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Helen Ryan, principal, Cork College of Commerce, writing a letter to her mother.Picture Denis Minihane.
Helen Ryan, principal, Cork College of Commerce, writing a letter to her mother.Picture Denis Minihane.
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Handwritten letters to her 92-year-old mum; Keeping in touch in the Covid-19 era

HANDWRITTEN letters to her 92-year-old mother Frances is how Helen Ryan is maintaining contact in the midst of the coronavirus pandemic.

Helen, who is the principal of the College of Commerce, used to visit her mother regularly at St Luke’s Nursing Home with her dog, Seamus, who was a much-loved visitor at the centre.

Unfortunately, due to the visiting restrictions implemented to stop the spread of Covid-19, Helen and Seamus, haven’t seen Frances in some time and in an effort to stay in touch, Helen began writing letters to her mother.

Helen Ryan, principal, Cork College of Commerce, pictured with her dog Seamus as she was writing a letter to her mother.Picture Denis Minihane.
Helen Ryan, principal, Cork College of Commerce, pictured with her dog Seamus as she was writing a letter to her mother.
Picture Denis Minihane.

“My brother rings because he lives in Manchester, but I have found she associates phone calls from me with bad news,” Helen explained.

 “She always had this notion in her head that if Helen rang it would because she had something bad to say, so I don’t ring her I write.

“She keeps the letters in her handbag and I just put in stories about the dogs and pictures. She is a great woman for photos!” 

Seamus the dog with Frances Ryan.
Seamus the dog with Frances Ryan.

Helen admitted it has been hard not being able to visit, but she knows it is for the right reasons.

“You miss the things you normally associate with this time of the year, so that would be first time without the blanket or her gloves and memories come up on your Facebook page of previous years, first time out with the flowers, and you don’t have any of that, but she is safe and she has company and she is healthy and they are doing everything they can down there to keep them amused and occupied.

“She is not one of the elderly that is living alone and afraid, so there are plenty of positives to where she is, but we can’t see her.”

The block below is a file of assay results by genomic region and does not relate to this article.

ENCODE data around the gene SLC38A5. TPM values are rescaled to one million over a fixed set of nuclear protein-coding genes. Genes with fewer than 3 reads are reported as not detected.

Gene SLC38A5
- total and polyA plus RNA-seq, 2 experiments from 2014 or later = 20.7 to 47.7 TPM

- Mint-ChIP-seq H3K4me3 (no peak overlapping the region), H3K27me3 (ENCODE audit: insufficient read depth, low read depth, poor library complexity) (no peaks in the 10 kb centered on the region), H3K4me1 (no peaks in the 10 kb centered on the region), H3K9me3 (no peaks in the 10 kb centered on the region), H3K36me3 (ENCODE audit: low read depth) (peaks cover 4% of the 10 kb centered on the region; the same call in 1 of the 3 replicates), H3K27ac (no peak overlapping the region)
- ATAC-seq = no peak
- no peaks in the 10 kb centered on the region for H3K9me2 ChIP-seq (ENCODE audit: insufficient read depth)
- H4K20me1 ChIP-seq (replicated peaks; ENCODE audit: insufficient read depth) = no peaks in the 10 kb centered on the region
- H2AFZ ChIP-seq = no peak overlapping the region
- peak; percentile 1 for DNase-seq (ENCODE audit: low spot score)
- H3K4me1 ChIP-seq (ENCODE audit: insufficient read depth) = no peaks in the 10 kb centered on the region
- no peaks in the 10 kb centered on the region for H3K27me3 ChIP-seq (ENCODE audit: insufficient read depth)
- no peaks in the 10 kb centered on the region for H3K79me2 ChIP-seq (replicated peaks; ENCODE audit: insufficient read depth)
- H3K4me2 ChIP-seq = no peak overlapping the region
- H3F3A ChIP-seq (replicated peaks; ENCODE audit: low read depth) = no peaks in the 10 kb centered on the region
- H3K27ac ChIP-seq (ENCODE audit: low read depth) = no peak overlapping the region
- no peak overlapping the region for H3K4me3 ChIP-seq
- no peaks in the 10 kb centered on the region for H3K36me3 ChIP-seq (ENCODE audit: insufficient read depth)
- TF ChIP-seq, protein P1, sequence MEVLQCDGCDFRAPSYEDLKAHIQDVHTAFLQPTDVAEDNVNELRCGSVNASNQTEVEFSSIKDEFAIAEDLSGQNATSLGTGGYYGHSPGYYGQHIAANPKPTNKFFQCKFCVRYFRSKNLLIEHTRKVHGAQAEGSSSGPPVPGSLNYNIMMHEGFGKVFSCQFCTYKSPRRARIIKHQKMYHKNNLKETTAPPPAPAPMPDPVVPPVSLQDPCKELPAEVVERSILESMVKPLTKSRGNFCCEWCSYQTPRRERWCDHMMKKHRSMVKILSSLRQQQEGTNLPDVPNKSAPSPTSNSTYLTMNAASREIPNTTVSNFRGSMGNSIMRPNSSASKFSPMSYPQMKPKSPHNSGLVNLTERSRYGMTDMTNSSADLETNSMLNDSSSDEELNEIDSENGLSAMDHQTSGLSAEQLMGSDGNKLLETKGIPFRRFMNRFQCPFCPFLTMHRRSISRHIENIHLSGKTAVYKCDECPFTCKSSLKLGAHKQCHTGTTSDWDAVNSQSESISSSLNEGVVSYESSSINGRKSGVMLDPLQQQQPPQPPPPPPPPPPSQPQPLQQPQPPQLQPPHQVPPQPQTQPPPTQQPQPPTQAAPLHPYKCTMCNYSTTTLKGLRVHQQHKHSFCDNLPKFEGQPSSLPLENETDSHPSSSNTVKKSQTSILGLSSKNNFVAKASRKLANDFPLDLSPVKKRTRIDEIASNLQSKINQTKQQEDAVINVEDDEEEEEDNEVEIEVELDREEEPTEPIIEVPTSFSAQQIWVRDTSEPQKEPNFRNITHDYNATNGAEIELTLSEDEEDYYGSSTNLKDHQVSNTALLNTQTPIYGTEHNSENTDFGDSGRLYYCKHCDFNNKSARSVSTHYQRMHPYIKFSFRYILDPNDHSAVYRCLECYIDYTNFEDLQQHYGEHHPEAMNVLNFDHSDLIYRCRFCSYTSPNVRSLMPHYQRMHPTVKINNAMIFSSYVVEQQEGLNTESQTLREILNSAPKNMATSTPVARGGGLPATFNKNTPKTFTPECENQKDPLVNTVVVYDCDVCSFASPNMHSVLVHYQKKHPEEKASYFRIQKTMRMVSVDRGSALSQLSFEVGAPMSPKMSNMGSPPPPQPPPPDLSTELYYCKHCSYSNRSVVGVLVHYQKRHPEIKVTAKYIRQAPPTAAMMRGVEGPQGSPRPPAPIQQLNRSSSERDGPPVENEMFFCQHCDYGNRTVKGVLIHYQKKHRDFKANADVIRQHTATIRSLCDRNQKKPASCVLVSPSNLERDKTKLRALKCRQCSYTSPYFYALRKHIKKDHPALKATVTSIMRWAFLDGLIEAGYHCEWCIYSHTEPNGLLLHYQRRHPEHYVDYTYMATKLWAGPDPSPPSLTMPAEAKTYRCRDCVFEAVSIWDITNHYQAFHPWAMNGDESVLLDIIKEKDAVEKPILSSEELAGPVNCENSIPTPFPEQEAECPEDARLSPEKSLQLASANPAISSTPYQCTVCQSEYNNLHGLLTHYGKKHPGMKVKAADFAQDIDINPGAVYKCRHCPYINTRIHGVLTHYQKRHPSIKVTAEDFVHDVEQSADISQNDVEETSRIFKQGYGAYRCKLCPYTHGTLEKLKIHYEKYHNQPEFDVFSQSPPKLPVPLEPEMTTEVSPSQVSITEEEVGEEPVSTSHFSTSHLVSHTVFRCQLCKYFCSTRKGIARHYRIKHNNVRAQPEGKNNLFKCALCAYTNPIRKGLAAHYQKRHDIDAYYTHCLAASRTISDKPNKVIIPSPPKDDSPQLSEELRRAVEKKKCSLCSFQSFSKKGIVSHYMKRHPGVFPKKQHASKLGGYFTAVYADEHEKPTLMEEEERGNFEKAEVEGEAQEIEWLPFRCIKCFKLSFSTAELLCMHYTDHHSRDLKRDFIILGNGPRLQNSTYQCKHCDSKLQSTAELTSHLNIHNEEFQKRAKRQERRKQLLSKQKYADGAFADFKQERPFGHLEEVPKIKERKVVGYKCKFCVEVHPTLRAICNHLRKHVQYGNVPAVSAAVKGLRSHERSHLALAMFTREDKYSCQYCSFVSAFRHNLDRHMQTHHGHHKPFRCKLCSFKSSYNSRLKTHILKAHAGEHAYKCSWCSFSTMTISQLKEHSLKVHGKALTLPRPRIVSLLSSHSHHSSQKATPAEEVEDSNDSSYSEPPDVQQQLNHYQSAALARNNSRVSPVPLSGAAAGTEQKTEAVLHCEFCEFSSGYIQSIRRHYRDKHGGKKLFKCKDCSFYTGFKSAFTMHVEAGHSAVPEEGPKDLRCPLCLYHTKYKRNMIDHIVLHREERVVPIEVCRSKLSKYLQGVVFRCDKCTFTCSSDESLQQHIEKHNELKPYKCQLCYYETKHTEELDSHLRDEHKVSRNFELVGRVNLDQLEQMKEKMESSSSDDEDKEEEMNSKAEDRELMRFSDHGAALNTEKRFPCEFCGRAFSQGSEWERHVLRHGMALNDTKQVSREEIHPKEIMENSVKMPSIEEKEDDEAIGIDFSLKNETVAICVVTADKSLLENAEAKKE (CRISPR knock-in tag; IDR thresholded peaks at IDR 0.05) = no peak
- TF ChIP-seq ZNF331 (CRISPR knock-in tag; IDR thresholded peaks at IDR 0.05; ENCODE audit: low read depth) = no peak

The college principal said that she knows Frances is happy at the centre.

"I keep an eye on the Facebook page and she is involved in all the activities. They had their own St Patrick’s Day parade and people all over the country are writing to them."

While others have been seen on social media visiting elderly relatives outside a window, Helen said she would be concerned she might upset her mother.

“I’m thinking it might make me feel better to stand outside the window and be able to see her but I am not sure it would make her feel better.

“I would love to do it, but if she cried my heart would break because I wouldn’t be able to put my arms around her. 

"I am tempted, but I don't know would it be worth it.” 

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Helen also said life has been turned upside down for her four dogs, her rescue dog Seamus, her German Shepherd Murdock, her retriever Henry and another rescue, a collie called Dakota.

Helen, who walks her dogs twice a day, in the morning before work and in the evening, said their routine has been turned upside down.

“They are used to walking in perfect isolation, very quiet and private walks, now it’s like walking down Patrick’s Street.” 

Helen said the early mornings are not too bad, but the evening walks are very busy and Seamus has to be on a leash most of the time.

"The dogs had a very set routine for some time, but it is not too bad, we have space out the back and the weather is good."

The nursing home put out a Facebook request earlier this week for children to correspond with its residents and, on the first day received 200 letters and 100 emails.

They want to promote a link between the generations during these difficult times where they can be of mutual help to each other.